It was revealed by SCBWI’s  own Vivienne De Costa on her book review blog Serendipity Reviews. Viv worked so hard to get an excited build up before the reveal and she tells me she had an amazing  200 hits in the first minute of the blog going live. Alongside this, Usborne YA Shelfies ran a really interesting piece on how Hannah Cobley, the cover designer, arrived at the final look.

Facebook and Twitter all went a bit crazy – I did absolutely no work ALL DAY. The book doesn’t come out until February 1st next year but people are already buying it on pre-order. I was skipping about and grinning like an idiot.  True, this was all about the cover, but there was also a lot of excitement about the concept of the book.

I don’t know what will happen when it finally comes out. The early reviewers have been really kind about it – did you read the quote from Teri Terry on the back cover?  That’s, Carnegie nominated, multi award winning Teri Terry who said my book was:

” Weird, wonderful and utterly fabulous”

Who knows what everyone else will make of it?!  It is weird, I know people might hate it but you know what, I love it. I probably shouldn’t say that, but it’s the truth. My editor, Sarah Stewart, has helped make More of Me a book I will always be proud of. And nothing, nothing can take away the joy of Friday. The ground swell of warmth and excitement across social media was extraordinary. I lost count of the number of tweets and shares and I know a lot of that will have come from my SCBWI friends.

Thank you, all of you. If this is your dream too,  please, please, don’t give up. If I can get this far, so can you.

PS. If you’re after more, erm, brutal motivation, look out for my Writercise Boot Camp post on Notes From the Slushpile on 9th November –  hosted in the grounds of Philip Ardagh’s Manor, Steve Cole will be putting you through your paces. there’ll be advice from guru Tanya Landman  and gentle coaxing from Agony Aunt Cathy Cassidy. It might all get a bit shouty – what can I say, Nanowrimo is coming up!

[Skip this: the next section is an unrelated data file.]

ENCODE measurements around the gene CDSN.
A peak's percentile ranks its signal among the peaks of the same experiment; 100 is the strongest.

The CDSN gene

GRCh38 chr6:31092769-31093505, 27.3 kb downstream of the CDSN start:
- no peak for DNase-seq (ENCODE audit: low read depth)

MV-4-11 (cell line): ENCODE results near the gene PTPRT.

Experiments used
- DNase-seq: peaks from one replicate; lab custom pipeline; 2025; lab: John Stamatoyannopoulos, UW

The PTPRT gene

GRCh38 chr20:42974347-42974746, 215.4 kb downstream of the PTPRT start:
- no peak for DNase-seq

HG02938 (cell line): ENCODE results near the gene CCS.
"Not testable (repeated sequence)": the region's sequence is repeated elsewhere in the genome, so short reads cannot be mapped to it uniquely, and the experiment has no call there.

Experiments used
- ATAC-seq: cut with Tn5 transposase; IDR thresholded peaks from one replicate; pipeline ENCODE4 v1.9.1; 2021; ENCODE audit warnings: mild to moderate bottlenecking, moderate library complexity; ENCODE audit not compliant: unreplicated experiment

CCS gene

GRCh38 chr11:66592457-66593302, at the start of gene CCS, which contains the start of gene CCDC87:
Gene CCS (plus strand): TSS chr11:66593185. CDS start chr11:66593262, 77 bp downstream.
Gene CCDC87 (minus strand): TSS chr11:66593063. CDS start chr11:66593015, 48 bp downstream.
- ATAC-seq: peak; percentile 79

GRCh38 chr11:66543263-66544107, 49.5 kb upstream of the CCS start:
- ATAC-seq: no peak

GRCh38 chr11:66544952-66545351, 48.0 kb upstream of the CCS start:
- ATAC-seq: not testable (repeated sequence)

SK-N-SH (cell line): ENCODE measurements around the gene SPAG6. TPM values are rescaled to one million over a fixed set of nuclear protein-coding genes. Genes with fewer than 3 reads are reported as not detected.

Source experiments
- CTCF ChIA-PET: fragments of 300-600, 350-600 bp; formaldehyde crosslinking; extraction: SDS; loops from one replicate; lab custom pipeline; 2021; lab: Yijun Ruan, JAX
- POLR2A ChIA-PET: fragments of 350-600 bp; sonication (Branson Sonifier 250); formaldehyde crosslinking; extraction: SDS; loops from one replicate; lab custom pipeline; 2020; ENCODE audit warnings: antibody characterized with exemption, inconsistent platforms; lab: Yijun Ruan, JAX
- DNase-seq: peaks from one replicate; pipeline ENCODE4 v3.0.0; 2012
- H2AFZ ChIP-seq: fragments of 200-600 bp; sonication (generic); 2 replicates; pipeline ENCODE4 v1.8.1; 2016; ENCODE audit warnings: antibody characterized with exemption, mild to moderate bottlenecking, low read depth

Space for where my book will one day sit!

Space for where my book will one day sit!

I’ve done it, more-or-less. More of Me is finished – there’ll be the possibility of minor tweaks when the proof copies are ready but all the tough writing stuff is done, including the final stage, COPY EDITS.

My Facebook pals, and worse, my Twitter followers (why don’t they let you edit tweets? I never see my mistakes until it’s too late!) will suspect any copy editor  of mine deserves a medal. My typos are disgraceful but I was very careful with my script. I spell checked until my fingers bled before I sent it off, but there were still things that came back needing correction. Some of which, for the first time since the edit process began, rankled.

It wasn’t the formatting things:

‘Speech marks’ should be “speech marks”.

Indentations should be


It was questions like this, “Why is Teva pretending to be dyslexic”:

She’s supposed to be good at English – offering to help Ollie and agreeing to help Tommo – not the most convincing excuse?

Now, if Sarah, my wonderful editor, had written that, it wouldn’t have bothered me at all – so why did I have a niggle of irritation?

Maybe because I’m vainer than I think? And also, more stupid? Sarah tempered her critiques with  a lot of back patting so, even if her comments meant a ton of work, I didn’t mind. We were making a better book. It was all good.  There was no back patting from the  copy editor. This was a sweep through the mansucript picking up any outstanding issues. And instead of being grateful for this last chance to get things right, this fresh pair of eyes on my work,  I was thinking:

“But you don’t know me, you don’t know my book.”

I was, to put it bluntly, being an arse. Everything the copy editor raised was valid – how could it not be, it was her professional opinion? And I needed it – if she didn’t understand what I was trying to say, I had better go back over it and work out why.  So I did, and quite often she was right – and now, of course, I’m grateful to her attention to detail.

I’m grateful, too, that it got me thinking about my own response to constructive criticism. I’ve always thought I was pretty good at it – you know, not too precious but fairly steady in my own self belief. Clearly, not so much.

This was timely in more ways than one. My beloved SCBWI critique group has been having a heart to heart – when we started out, none of us were published. We had no real deadlines and no one to please but ourselves. We could be gentle with our critiques, and rightly so – the first rule of critique is:

Do No Harm

But now many of us have, or nearly have, agents and publishers and a firm, critical, honest eye might be the difference between success and failure – or a shed load of work further down the line. We’ve moved up a level and our critiques need to follow or we aren’t being fair to each other.

There comes a point when you  need to lift your chin  and listen.You might not agree with what’s being said, and that’s fine, but do listen, then take a breath, and listen again. It’s quite likely, no matter how hard it is to take, that there’s something you should be hearing.

Critque group meeting

A rare meet up of some of my YA Critique Group